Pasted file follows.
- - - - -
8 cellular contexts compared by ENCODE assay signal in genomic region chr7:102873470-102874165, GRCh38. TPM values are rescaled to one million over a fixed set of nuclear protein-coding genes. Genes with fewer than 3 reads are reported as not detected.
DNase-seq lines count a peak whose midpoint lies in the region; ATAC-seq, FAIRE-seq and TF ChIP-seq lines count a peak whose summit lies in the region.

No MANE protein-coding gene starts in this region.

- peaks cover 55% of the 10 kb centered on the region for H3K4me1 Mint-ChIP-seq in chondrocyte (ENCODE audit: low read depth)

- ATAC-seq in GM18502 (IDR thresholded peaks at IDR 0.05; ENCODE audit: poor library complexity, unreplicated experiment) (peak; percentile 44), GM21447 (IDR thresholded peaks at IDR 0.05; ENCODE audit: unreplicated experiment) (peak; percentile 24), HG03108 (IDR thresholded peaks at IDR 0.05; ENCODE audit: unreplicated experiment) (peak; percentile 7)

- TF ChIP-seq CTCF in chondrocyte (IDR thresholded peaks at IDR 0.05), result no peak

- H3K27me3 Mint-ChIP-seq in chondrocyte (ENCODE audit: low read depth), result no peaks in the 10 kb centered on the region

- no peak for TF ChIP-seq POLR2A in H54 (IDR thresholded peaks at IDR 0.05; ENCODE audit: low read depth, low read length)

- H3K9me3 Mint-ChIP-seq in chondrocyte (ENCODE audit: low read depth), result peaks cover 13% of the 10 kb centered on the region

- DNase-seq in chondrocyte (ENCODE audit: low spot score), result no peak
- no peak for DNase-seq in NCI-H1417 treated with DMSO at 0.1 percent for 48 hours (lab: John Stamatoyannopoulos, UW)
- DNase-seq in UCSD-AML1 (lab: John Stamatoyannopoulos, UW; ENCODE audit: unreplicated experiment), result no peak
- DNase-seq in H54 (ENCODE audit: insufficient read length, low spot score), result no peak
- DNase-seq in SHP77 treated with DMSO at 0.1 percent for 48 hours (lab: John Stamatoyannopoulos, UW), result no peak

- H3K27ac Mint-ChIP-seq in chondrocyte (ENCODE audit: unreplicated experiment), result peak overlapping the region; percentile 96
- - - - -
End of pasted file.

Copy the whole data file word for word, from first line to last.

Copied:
8 cellular contexts compared by ENCODE assay signal in genomic region chr7:102873470-102874165, GRCh38. TPM values are rescaled to one million over a fixed set of nuclear protein-coding genes. Genes with fewer than 3 reads are reported as not detected.
DNase-seq lines count a peak whose midpoint lies in the region; ATAC-seq, FAIRE-seq and TF ChIP-seq lines count a peak whose summit lies in the region.

No MANE protein-coding gene starts in this region.

- peaks cover 55% of the 10 kb centered on the region for H3K4me1 Mint-ChIP-seq in chondrocyte (ENCODE audit: low read depth)

- ATAC-seq in GM18502 (IDR thresholded peaks at IDR 0.05; ENCODE audit: poor library complexity, unreplicated experiment) (peak; percentile 44), GM21447 (IDR thresholded peaks at IDR 0.05; ENCODE audit: unreplicated experiment) (peak; percentile 24), HG03108 (IDR thresholded peaks at IDR 0.05; ENCODE audit: unreplicated experiment) (peak; percentile 7)

- TF ChIP-seq CTCF in chondrocyte (IDR thresholded peaks at IDR 0.05), result no peak

- H3K27me3 Mint-ChIP-seq in chondrocyte (ENCODE audit: low read depth), result no peaks in the 10 kb centered on the region

- no peak for TF ChIP-seq POLR2A in H54 (IDR thresholded peaks at IDR 0.05; ENCODE audit: low read depth, low read length)

- H3K9me3 Mint-ChIP-seq in chondrocyte (ENCODE audit: low read depth), result peaks cover 13% of the 10 kb centered on the region

- DNase-seq in chondrocyte (ENCODE audit: low spot score), result no peak
- no peak for DNase-seq in NCI-H1417 treated with DMSO at 0.1 percent for 48 hours (lab: John Stamatoyannopoulos, UW)
- DNase-seq in UCSD-AML1 (lab: John Stamatoyannopoulos, UW; ENCODE audit: unreplicated experiment), result no peak
- DNase-seq in H54 (ENCODE audit: insufficient read length, low spot score), result no peak
- DNase-seq in SHP77 treated with DMSO at 0.1 percent for 48 hours (lab: John Stamatoyannopoulos, UW), result no peak

- H3K27ac Mint-ChIP-seq in chondrocyte (ENCODE audit: unreplicated experiment), result peak overlapping the region; percentile 96